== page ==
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Australian banks are firing, but some are still some hiring

Some hiring, some firing

Some hiring, some firing

Australia’s major banks may still be among the most profitable in the world, but the employment outlook still relatively mixed amid suggestions that the weaker economy will result in more jobs being cut at the big players, while the smaller independent banks will be forced to tackled headcount to remain competitive.

PricewaterhouseCoopers said its recent banking review, Making More of Less, that despite the solid performances of the Big Four Australian banks, the outlook for the sector remained challenging. “The key is likely to be around growing non-interest income and effectively managing costs in a tough environment.” This could be achieved, says Nomura analyst Victor German, by reducing staff overheads. German said in a note published earlier this month that considering staff costs were 52-56% of the major banks’ expenses, these could be targeted in cost cuts.

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The banking industry has already started reining in employment – some 4,600 jobs have been cut in the past 18 months, and another 600 may soon be added to that tally if ANZ offshores its Melbourne call centre.

Political uncertainty

Among companies that aren’t actively laying off staff, most are keeping headcount neutral. Peter Acheson, CEO of recruiters Peoplebank, says bank hiring this year has been broadly flat. Any new jobs added had been driven primarily by domestic and global changes in regulation, and the growth in the superannuation industry in Australia, which has helped offset a pedestrian performance in credit, where banks traditionally earn fees.

And, Acheson believes, the current lacklustre hiring – and not only in the bank industry – has not been helped by the Prime Minister, Julia Gillard, announcing the September elections in February. He says the political uncertainty – Gillard’s Labour party is facing defeat in the polls – has put every major corporate off hiring until after the elections. It is looking increasingly likely that a new Liberal party-led government will come into power, and repeal the unpopular tax and industrial relations legislation that has been blamed for dampening jobs growth.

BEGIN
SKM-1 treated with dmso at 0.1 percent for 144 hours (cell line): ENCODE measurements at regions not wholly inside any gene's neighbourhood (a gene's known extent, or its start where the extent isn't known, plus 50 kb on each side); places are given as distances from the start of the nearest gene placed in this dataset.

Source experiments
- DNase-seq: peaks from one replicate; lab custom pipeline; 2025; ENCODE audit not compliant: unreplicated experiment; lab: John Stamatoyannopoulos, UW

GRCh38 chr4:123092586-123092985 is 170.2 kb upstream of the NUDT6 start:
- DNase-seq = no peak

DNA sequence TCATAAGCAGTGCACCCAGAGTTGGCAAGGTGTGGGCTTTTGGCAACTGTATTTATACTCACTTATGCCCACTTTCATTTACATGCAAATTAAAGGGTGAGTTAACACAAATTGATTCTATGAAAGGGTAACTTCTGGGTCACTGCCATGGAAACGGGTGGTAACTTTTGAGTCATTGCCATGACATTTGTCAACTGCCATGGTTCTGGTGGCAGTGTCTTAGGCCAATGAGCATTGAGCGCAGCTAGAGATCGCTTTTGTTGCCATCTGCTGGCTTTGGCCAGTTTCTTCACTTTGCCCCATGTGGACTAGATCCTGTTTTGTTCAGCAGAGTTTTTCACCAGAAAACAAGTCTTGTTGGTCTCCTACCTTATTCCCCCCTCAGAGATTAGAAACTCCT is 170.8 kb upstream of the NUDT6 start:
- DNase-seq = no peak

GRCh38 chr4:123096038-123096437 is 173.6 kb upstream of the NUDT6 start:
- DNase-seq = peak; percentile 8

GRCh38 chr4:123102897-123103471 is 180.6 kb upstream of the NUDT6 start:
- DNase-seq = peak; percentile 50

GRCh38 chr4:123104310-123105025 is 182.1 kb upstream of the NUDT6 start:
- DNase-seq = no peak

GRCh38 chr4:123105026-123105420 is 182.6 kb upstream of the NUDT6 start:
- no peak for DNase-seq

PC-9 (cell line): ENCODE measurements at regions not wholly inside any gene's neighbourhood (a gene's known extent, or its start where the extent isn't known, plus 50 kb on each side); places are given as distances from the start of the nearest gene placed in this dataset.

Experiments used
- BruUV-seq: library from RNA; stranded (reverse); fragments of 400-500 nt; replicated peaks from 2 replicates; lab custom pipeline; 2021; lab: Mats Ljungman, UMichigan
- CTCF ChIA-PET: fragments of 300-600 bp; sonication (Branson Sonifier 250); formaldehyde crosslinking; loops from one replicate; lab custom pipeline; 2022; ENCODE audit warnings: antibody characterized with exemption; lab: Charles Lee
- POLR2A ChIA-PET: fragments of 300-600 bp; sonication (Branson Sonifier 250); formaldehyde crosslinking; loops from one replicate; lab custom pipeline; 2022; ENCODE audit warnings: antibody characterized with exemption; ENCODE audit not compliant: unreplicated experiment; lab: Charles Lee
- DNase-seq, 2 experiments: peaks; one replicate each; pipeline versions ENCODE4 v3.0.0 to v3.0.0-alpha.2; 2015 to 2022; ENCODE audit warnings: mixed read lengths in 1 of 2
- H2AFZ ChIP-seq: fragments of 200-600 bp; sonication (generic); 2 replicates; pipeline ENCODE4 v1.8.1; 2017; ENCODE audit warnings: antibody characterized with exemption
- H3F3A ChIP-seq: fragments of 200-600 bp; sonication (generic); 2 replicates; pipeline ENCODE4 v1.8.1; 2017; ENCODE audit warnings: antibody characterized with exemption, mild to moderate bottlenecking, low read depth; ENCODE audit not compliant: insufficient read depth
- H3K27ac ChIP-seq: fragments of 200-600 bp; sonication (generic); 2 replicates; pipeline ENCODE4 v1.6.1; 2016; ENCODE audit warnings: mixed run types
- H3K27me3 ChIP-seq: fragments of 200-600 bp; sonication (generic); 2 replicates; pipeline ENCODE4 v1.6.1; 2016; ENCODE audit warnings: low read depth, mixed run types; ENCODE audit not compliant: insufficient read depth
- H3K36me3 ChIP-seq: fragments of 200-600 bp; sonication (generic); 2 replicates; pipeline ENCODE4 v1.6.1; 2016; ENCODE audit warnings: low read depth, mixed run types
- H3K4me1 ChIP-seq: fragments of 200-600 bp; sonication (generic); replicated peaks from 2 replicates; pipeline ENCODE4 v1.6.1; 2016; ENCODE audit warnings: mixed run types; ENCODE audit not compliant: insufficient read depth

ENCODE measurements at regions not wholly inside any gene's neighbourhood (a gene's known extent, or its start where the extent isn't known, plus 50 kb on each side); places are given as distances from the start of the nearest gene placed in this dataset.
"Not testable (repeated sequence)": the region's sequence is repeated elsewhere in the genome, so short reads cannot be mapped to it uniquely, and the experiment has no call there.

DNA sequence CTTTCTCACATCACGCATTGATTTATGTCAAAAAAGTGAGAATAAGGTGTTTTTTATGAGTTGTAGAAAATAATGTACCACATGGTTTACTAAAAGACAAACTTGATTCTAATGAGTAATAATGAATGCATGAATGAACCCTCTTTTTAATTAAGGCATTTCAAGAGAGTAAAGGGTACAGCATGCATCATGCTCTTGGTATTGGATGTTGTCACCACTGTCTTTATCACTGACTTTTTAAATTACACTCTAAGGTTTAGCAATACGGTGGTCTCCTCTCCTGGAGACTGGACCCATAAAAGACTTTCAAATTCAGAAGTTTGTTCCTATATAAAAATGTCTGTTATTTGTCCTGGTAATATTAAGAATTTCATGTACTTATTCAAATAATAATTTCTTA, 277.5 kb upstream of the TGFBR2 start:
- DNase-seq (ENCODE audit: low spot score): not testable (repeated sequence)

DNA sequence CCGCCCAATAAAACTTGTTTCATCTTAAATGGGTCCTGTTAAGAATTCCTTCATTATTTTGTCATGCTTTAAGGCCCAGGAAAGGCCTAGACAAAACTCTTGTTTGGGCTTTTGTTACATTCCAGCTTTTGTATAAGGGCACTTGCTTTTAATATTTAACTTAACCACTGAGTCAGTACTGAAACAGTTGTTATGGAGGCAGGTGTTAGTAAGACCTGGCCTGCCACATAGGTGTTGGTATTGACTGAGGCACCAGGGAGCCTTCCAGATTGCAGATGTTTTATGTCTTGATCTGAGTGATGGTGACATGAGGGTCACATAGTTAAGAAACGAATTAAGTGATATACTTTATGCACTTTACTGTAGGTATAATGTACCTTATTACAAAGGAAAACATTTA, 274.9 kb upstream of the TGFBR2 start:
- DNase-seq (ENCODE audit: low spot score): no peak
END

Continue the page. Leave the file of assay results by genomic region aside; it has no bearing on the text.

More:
“The Liberal Party will probably repeal the carbon tax and the mining and resources rents tax, and this will probably have a pro-employment effect. Confidence will be restored in the domestic economy, and employment should rise.

“I think there will be a spike post election, but this is not likely to be sustained more than three or four months, after which hiring will return to more normal economic levels,” Acheson says.

Mark Steyn, CEO of recruiters Hudson Asia-Pacific, says the main focus right now is holding headcount firm in the run-up to the elections, but he maintains at least a quarter of companies are hiring. It does regular surveys of the banking job market in Australia, and recent results showed that 25% of financial institutions were planning to hire in the next few months. About 70% of companies said they were not planning any changes to staff numbers before September. And only 5% of companies said they were looking to cut jobs, down from 10% in the previous quarter.”

Jane McNeill, director of Hays Banking, says employers are having a more optimistic outlook about business conditions and hiring activity.”Permanent hiring started fairly strongly in the first half of 2012 and continued until the end of the year when it slowed dramatically. Many organisations started 2013 with a hiring freeze but by the end of the first quarter we saw a move back into the positive with permanent candidates in demand.”

Expertise to fuel change

Steyn says that while many of the banks are still looking for efficiency gains, with greater investment going into automated and online banking processes, “we are seeing areas of growth, such as in private and business banking. And there is still demand for people with skills such as quantitative analysis.” 

Hays said that bank are advertising short and long term jobs for business analysts, project managers, regulatory and operational risk experts, and credit risk analysts and managers. McNeill says there is also a need for wealth management and financial planning professionals, especially those with Asian language skills.

The losers in the current economic cycle, however, are the small banks, which have been hit by stiffer capital adequacy requirements and the aggressive pursuit of market share by the Big Four. One recruiter says the small and regional banks have been forced into a corner, slashing costs to remain competitive with what is increasingly being called a banking oligopoly. In April, mortgage broker AFG said that the Big Four owned 79.4% of loans, increasing their market share from 75.7% in September last year by outpricing smaller lenders.

The pressure on market share, the recruiter says, was forcing the smaller banks to reduce or suspend hiring in order to cut costs as they struggle to survive.

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